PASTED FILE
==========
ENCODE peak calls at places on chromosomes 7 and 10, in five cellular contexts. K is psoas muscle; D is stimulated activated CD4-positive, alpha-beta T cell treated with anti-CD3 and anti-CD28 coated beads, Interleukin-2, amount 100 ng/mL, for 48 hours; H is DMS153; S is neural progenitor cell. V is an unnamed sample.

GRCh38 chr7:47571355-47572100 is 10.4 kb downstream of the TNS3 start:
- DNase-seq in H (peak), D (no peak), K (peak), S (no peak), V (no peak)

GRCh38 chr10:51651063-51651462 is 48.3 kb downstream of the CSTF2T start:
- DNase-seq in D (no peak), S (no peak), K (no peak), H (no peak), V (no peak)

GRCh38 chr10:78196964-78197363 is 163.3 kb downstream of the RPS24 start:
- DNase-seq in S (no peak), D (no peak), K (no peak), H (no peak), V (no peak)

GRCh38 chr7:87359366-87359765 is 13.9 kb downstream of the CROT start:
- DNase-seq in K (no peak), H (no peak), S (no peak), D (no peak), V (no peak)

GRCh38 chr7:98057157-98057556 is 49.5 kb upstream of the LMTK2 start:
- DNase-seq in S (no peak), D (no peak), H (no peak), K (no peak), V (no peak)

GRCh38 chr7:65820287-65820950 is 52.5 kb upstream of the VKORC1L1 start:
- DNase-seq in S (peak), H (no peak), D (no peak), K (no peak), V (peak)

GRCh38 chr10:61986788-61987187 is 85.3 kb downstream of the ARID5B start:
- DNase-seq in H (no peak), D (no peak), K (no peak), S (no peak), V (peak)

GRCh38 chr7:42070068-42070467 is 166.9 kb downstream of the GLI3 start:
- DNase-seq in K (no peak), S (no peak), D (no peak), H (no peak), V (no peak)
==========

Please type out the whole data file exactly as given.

ENCODE peak calls at places on chromosomes 7 and 10, in five cellular contexts. K is psoas muscle; D is stimulated activated CD4-positive, alpha-beta T cell treated with anti-CD3 and anti-CD28 coated beads, Interleukin-2, amount 100 ng/mL, for 48 hours; H is DMS153; S is neural progenitor cell. V is an unnamed sample.

GRCh38 chr7:47571355-47572100 is 10.4 kb downstream of the TNS3 start:
- DNase-seq in H (peak), D (no peak), K (peak), S (no peak), V (no peak)

GRCh38 chr10:51651063-51651462 is 48.3 kb downstream of the CSTF2T start:
- DNase-seq in D (no peak), S (no peak), K (no peak), H (no peak), V (no peak)

GRCh38 chr10:78196964-78197363 is 163.3 kb downstream of the RPS24 start:
- DNase-seq in S (no peak), D (no peak), K (no peak), H (no peak), V (no peak)

GRCh38 chr7:87359366-87359765 is 13.9 kb downstream of the CROT start:
- DNase-seq in K (no peak), H (no peak), S (no peak), D (no peak), V (no peak)

GRCh38 chr7:98057157-98057556 is 49.5 kb upstream of the LMTK2 start:
- DNase-seq in S (no peak), D (no peak), H (no peak), K (no peak), V (no peak)

GRCh38 chr7:65820287-65820950 is 52.5 kb upstream of the VKORC1L1 start:
- DNase-seq in S (peak), H (no peak), D (no peak), K (no peak), V (peak)

GRCh38 chr10:61986788-61987187 is 85.3 kb downstream of the ARID5B start:
- DNase-seq in H (no peak), D (no peak), K (no peak), S (no peak), V (peak)

GRCh38 chr7:42070068-42070467 is 166.9 kb downstream of the GLI3 start:
- DNase-seq in K (no peak), S (no peak), D (no peak), H (no peak), V (no peak)